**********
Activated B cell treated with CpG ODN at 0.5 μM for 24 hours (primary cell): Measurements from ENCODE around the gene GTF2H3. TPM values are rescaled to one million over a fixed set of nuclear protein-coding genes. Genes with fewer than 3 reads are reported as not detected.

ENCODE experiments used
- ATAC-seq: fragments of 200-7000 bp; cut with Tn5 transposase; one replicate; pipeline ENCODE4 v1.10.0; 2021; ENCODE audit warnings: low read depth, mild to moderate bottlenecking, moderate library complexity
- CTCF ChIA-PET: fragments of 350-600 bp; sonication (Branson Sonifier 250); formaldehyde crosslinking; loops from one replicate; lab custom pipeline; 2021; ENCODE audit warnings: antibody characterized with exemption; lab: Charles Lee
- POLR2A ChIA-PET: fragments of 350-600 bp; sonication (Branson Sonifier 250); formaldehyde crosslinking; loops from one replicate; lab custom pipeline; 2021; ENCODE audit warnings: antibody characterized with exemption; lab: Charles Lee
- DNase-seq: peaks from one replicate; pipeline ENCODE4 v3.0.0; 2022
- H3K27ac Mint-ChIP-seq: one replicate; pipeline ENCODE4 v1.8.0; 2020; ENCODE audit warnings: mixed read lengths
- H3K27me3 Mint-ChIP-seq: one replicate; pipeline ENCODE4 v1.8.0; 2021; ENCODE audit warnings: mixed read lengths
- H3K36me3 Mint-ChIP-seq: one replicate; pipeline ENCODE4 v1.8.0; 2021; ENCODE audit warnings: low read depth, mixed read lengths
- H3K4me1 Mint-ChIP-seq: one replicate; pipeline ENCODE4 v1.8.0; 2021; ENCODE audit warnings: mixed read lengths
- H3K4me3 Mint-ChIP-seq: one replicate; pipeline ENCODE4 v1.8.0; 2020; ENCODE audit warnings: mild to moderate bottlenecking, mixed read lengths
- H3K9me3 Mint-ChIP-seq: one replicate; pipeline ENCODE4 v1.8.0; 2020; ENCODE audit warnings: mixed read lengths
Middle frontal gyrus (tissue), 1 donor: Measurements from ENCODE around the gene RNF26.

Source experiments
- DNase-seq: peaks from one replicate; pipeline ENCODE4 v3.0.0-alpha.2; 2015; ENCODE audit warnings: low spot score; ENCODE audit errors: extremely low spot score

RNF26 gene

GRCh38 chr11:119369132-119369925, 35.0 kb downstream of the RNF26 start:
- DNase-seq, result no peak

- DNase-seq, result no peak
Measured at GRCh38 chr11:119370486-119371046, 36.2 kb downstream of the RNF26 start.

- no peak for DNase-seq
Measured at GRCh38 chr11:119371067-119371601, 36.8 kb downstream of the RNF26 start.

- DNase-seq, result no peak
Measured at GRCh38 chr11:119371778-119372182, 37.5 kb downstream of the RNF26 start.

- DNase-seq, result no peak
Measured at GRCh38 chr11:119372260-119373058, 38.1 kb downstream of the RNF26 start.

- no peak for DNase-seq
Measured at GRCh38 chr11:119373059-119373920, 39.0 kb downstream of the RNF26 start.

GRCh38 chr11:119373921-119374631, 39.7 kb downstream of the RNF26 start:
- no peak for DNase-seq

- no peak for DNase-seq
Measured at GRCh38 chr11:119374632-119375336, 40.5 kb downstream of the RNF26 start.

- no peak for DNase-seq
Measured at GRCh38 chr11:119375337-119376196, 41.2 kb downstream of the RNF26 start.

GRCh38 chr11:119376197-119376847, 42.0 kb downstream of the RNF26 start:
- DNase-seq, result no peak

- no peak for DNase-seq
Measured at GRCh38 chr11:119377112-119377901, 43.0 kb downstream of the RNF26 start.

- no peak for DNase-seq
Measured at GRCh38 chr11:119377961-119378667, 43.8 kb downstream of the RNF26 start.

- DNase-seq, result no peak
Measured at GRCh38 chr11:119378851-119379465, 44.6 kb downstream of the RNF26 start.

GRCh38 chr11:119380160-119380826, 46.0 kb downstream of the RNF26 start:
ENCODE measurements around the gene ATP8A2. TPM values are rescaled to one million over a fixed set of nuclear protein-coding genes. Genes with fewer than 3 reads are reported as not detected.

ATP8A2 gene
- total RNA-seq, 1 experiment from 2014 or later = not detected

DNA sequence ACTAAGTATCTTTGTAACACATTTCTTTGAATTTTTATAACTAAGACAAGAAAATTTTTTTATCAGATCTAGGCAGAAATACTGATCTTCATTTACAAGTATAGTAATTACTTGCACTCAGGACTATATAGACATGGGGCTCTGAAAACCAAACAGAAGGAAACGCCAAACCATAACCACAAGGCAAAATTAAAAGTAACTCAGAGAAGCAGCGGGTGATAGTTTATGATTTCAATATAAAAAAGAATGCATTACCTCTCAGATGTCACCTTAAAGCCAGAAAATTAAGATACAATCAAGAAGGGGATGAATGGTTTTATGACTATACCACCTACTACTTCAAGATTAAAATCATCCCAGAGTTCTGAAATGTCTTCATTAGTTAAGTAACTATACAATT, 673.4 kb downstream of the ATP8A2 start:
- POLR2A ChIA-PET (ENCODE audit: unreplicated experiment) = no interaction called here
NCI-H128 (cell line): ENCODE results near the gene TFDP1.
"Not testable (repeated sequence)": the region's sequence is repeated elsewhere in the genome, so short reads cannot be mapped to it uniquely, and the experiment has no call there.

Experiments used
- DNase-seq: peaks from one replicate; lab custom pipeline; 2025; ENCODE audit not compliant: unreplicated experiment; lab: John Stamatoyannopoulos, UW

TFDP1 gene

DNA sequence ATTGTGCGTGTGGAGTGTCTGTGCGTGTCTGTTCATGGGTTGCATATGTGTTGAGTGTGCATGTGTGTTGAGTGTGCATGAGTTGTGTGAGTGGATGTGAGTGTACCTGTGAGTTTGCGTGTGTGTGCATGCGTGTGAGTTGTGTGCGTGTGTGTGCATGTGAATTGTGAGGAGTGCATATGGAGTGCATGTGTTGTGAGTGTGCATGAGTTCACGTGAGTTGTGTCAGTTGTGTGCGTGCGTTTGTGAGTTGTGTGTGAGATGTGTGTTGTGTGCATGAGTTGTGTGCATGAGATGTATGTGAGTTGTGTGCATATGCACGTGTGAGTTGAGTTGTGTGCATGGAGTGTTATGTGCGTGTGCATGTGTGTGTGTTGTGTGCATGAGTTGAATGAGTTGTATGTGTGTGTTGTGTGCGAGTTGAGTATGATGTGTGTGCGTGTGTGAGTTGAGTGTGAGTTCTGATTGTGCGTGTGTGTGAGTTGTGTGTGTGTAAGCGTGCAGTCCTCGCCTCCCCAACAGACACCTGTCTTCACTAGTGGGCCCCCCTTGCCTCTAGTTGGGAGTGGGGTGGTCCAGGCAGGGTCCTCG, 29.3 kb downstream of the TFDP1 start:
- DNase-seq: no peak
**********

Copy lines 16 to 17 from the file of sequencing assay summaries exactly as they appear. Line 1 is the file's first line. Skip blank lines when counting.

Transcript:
RNF26 gene

GRCh38 chr11:119369132-119369925, 35.0 kb downstream of the RNF26 start: